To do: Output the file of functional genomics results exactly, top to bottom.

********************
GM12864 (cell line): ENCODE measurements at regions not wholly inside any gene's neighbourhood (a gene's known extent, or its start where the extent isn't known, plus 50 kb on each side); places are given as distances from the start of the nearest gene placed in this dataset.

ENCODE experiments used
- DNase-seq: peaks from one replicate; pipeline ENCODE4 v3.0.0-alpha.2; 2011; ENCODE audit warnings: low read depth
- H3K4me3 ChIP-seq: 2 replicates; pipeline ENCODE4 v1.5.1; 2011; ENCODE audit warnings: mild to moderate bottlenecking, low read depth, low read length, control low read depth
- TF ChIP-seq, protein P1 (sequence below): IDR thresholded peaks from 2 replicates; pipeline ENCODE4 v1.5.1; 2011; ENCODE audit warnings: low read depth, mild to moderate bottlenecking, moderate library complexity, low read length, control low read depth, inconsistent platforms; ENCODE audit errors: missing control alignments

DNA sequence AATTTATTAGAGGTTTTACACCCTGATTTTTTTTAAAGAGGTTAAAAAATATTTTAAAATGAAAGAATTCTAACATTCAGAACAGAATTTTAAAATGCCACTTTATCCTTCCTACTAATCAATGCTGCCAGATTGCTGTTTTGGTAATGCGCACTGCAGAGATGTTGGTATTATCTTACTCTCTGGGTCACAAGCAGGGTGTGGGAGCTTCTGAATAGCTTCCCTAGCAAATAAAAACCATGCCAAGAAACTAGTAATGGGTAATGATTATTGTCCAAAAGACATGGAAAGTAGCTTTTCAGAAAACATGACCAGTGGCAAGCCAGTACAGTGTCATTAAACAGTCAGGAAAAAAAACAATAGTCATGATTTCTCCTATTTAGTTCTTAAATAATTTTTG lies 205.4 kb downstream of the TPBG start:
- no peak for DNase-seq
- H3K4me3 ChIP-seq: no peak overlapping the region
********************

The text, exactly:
GM12864 (cell line): ENCODE measurements at regions not wholly inside any gene's neighbourhood (a gene's known extent, or its start where the extent isn't known, plus 50 kb on each side); places are given as distances from the start of the nearest gene placed in this dataset.

ENCODE experiments used
- DNase-seq: peaks from one replicate; pipeline ENCODE4 v3.0.0-alpha.2; 2011; ENCODE audit warnings: low read depth
- H3K4me3 ChIP-seq: 2 replicates; pipeline ENCODE4 v1.5.1; 2011; ENCODE audit warnings: mild to moderate bottlenecking, low read depth, low read length, control low read depth
- TF ChIP-seq, protein P1 (sequence below): IDR thresholded peaks from 2 replicates; pipeline ENCODE4 v1.5.1; 2011; ENCODE audit warnings: low read depth, mild to moderate bottlenecking, moderate library complexity, low read length, control low read depth, inconsistent platforms; ENCODE audit errors: missing control alignments

DNA sequence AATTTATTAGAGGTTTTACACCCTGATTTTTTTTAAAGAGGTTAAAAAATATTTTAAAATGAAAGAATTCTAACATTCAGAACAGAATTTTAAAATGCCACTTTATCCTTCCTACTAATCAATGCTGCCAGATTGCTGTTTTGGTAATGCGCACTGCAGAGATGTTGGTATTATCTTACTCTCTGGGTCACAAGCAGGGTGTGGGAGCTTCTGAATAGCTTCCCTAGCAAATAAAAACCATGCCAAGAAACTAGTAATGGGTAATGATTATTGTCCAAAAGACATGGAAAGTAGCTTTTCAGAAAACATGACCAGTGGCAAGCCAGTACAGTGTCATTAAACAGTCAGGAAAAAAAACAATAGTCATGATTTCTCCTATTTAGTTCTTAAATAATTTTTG lies 205.4 kb downstream of the TPBG start:
- no peak for DNase-seq
- H3K4me3 ChIP-seq: no peak overlapping the region